AutobahnPython / WebMQ / RabbitMQ

#1

Hi,

I’ve been using RabbitMQ for some months now with pika, and I absolutely love it. I guess I’m using only a small percentage of what RabbitMQ can do, but it’s more than enough for me, and gives me the good feeling of knowing that it can suite almost any need I’ll have in the future. I have also looked into ZeroMQ, and while I like it quite a bit, i’m currently sticking with RabbitMQ.

I haven’t looked for a WebSocket gateway for RabbitMQ, mostly because Erlang is like chinese to me, and because I love AutobahnPython with its JS and Android clients just as much as RabbitMQ, so I’d really like to use these two tools together.

While visiting http://www.tavendo.de I noticed that you’re offering WebMQ.

Could you be so kind and explain how WebMQ relates / compares to RabbitMQ, and where Autobahn fits into this?

Kind regards,
Daniel

PS: I also saw that you offer a Developer version of WebMQ, but looking at the list, it doesn’t support SSL. I find it ok that you limit the # of connections for the cheaper / free versions, but you may benefit from the fact that a curious developer might first want to try out stuff at home for about half a year, while getting acquainted with the technology, before considering to seriously invest into or promote it. Home environments are good to get to know the tech, where you can test it with family members so that you get to learn the problems without suffering serious consequences if s.th. goes wrong, but pushing private data unencrypted over the web nowadays is no good idea, under no circumstances. You’re also not in a grey area where you’re in when “just checking out the tech” for a year in a company. This makes me ask myself: “should I really push the info of who is just calling at the phone at home in an unencrypted manner over the web?” Maybe I say “well, whatever” to this, but definitely not to a real time chat among family members over the web. So, what I mean, SSL is definitely a valuable feature and it has come to a point where it is no longer a luxury, but a necessity, so keeping it free for all can be seen as good advertising for “being nice”. Limiting the connections is really enough. Think about Astaro (now part of Sophos) who offer a full blown VM of their Security Appliance for home use, with the only limiting factor being the # of IP’s used in the network (a generous 50), no option to remove their branding and not allowing any commercial usage of i; that’s quite cool.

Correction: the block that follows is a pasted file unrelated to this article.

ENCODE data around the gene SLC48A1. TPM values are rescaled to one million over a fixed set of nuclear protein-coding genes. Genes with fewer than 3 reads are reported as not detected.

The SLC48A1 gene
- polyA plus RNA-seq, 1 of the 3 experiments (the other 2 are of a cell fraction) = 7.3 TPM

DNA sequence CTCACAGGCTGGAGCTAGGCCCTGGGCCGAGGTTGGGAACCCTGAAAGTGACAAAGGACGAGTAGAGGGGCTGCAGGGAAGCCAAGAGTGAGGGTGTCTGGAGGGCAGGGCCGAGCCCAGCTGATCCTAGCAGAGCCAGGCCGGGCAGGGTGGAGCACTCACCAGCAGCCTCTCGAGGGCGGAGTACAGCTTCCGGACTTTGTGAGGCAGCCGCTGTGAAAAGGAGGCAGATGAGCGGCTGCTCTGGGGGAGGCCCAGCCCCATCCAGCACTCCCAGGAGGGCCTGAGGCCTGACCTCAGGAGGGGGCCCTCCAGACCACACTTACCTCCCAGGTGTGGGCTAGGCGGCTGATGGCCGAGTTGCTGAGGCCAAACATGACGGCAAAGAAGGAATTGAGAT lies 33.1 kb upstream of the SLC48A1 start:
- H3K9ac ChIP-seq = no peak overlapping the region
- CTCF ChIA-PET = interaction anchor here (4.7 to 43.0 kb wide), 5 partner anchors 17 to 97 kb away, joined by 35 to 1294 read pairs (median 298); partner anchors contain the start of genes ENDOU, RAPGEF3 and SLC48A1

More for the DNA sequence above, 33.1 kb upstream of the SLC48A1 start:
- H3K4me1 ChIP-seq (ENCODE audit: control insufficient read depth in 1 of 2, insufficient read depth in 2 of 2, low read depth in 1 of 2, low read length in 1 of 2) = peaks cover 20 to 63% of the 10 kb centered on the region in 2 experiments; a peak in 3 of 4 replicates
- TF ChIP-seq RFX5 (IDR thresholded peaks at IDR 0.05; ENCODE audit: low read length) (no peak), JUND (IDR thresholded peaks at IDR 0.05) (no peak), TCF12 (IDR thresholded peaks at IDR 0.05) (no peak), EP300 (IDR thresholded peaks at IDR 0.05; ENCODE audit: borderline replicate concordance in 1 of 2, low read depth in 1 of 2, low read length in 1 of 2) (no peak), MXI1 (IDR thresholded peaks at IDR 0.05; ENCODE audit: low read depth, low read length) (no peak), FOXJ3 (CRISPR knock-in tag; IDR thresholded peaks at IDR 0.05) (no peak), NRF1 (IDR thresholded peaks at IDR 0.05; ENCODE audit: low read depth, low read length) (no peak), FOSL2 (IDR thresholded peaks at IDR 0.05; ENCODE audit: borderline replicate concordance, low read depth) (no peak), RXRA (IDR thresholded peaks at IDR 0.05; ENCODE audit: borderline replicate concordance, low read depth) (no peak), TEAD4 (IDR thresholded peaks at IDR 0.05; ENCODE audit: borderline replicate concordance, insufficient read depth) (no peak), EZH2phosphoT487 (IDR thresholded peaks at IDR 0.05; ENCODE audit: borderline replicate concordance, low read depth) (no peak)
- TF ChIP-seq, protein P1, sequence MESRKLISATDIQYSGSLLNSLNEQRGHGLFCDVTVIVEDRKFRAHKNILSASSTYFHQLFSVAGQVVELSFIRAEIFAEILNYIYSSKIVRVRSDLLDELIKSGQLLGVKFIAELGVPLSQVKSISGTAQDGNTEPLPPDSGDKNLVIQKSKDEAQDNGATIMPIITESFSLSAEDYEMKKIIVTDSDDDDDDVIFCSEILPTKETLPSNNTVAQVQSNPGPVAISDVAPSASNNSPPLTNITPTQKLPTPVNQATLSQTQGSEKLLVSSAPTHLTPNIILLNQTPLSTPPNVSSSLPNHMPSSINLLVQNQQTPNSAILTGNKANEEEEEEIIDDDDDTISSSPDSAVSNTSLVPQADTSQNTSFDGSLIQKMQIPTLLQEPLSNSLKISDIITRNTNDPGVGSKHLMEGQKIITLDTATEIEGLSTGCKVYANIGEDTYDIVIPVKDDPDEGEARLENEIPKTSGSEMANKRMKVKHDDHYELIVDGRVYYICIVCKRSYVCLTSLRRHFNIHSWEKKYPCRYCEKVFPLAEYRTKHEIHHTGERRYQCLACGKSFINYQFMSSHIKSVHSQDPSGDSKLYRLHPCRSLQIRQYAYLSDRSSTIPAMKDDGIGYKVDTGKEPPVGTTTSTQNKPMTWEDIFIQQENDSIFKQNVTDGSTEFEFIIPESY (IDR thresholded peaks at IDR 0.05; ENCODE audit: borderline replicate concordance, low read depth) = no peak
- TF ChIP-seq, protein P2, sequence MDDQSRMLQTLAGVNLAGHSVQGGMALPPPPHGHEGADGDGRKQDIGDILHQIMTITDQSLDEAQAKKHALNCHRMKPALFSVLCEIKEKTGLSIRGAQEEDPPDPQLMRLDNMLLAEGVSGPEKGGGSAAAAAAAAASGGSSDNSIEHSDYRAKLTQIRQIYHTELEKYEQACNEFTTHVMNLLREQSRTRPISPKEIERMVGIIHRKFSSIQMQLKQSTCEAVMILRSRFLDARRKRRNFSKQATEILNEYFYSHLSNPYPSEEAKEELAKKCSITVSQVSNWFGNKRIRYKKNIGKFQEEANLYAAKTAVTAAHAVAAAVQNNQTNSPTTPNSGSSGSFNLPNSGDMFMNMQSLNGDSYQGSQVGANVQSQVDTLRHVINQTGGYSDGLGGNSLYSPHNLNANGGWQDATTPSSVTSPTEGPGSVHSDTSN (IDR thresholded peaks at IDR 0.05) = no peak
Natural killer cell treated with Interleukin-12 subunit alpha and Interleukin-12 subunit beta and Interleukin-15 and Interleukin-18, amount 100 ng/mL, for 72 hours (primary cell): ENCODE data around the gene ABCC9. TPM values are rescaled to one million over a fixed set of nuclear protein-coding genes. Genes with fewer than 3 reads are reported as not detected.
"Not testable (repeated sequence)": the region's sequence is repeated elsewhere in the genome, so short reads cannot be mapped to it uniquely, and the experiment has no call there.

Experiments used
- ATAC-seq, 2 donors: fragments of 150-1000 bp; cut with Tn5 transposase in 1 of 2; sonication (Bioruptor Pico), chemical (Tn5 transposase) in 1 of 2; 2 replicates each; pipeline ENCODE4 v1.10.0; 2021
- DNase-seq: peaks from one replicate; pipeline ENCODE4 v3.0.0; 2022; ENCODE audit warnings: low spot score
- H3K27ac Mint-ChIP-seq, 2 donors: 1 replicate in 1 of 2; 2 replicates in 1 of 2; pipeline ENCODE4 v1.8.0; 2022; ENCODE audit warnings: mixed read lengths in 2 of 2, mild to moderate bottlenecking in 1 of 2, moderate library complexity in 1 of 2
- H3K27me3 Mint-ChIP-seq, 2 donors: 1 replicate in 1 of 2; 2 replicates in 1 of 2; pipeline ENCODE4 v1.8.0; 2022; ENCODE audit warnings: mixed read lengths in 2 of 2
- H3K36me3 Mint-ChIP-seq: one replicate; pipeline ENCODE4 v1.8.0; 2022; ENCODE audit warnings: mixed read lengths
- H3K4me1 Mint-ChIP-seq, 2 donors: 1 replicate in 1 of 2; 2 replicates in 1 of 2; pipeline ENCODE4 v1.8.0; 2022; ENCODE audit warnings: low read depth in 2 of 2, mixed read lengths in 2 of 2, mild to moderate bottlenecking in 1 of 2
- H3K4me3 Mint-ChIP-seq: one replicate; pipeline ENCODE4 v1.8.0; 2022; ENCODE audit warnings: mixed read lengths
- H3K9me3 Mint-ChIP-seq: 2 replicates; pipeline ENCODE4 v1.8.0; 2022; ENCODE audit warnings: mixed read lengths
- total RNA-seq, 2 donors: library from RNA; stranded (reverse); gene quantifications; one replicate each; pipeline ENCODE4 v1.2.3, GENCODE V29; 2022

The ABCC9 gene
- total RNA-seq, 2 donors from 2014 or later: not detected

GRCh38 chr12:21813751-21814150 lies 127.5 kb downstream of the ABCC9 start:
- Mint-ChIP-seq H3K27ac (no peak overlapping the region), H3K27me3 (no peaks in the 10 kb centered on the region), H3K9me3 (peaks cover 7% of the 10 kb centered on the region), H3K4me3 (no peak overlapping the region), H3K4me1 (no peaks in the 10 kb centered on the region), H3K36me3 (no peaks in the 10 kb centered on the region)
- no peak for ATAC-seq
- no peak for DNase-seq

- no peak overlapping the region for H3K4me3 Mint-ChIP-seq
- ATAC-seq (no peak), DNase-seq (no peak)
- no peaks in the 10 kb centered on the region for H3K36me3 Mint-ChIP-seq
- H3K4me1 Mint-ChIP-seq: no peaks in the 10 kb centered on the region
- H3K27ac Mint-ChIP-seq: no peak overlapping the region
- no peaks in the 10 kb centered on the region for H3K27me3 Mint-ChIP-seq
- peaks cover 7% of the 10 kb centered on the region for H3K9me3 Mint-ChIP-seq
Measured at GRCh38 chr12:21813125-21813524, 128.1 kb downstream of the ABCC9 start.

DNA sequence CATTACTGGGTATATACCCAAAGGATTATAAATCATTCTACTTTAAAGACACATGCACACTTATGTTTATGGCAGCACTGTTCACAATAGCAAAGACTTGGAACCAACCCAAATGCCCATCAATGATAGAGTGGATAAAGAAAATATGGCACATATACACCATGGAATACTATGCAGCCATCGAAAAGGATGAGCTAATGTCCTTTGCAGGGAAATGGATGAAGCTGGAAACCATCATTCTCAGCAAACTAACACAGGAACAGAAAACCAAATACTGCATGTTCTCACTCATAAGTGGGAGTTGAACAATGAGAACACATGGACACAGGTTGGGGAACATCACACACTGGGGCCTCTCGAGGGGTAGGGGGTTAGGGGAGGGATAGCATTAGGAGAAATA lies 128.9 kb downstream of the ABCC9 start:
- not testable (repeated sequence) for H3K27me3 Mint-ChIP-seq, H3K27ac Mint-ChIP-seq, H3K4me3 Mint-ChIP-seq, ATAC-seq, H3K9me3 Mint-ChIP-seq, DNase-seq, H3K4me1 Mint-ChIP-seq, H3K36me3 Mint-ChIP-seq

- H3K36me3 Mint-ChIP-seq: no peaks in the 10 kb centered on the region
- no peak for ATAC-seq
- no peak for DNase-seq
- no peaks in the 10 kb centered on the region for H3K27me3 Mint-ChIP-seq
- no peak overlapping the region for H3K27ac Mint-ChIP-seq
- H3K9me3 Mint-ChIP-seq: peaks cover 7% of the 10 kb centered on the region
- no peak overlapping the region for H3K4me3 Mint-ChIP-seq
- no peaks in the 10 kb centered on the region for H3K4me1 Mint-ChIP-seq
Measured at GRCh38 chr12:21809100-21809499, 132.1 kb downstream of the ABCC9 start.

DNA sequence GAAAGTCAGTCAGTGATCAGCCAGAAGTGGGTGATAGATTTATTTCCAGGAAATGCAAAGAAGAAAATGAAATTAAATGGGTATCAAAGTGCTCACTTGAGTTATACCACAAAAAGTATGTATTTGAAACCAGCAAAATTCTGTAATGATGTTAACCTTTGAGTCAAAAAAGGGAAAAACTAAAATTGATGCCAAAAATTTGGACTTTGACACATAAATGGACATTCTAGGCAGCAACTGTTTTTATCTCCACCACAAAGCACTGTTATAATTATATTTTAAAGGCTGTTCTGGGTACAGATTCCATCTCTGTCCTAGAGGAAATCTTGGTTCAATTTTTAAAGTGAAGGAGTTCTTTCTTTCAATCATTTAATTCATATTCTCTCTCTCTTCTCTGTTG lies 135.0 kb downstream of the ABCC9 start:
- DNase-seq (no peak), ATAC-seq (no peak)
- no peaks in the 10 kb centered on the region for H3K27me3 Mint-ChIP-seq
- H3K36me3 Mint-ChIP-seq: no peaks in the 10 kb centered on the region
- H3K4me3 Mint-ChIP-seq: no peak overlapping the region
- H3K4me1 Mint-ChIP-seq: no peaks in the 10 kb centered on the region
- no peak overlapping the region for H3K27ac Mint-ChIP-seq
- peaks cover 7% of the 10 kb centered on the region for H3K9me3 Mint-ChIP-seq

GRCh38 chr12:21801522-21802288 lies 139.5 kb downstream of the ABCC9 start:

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#2

Hi,

I've been using RabbitMQ for some months now with pika, and I absolutely
love it. I guess I'm using only a small percentage of what RabbitMQ can
do, but it's more than enough for me, and gives me the good feeling of
knowing that it can suite almost any need I'll have in the future. I
have also looked into ZeroMQ, and while I like it quite a bit, i'm
currently sticking with RabbitMQ.

RabbitMQ is a nice piece of software, indeed. Erlang/OTP rocks!

I haven't looked for a WebSocket gateway for RabbitMQ, mostly because
Erlang is like chinese to me, and because I love AutobahnPython with its
JS and Android clients just as much as RabbitMQ, so I'd really like to
use these two tools together.

While visiting http://www.tavendo.de I noticed that you're offering WebMQ.

Could you be so kind and explain how WebMQ relates / compares to
RabbitMQ, and where Autobahn fits into this?

Sure.

RabbitMQ supports AMQP, STOMP and MQTT.

I'd argue that WAMP provides a unique sweet spot: open WebSocket subprotocol that provides two asynchronous messaging patterns: